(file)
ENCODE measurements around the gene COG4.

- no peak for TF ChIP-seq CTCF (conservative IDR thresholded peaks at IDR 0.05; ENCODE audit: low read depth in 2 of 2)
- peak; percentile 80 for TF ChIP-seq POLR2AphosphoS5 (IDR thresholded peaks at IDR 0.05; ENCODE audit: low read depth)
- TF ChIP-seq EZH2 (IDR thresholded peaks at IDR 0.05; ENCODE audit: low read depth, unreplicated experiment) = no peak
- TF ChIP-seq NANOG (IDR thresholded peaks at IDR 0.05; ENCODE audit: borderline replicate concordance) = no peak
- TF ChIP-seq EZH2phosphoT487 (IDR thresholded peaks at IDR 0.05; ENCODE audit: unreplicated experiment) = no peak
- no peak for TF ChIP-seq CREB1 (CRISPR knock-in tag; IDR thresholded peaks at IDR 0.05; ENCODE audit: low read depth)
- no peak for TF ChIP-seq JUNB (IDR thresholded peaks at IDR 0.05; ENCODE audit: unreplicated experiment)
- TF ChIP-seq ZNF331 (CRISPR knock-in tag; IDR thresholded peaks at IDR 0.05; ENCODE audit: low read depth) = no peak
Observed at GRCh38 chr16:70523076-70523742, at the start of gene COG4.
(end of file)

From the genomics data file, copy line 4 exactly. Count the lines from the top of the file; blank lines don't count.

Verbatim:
- TF ChIP-seq EZH2 (IDR thresholded peaks at IDR 0.05; ENCODE audit: low read depth, unreplicated experiment) = no peak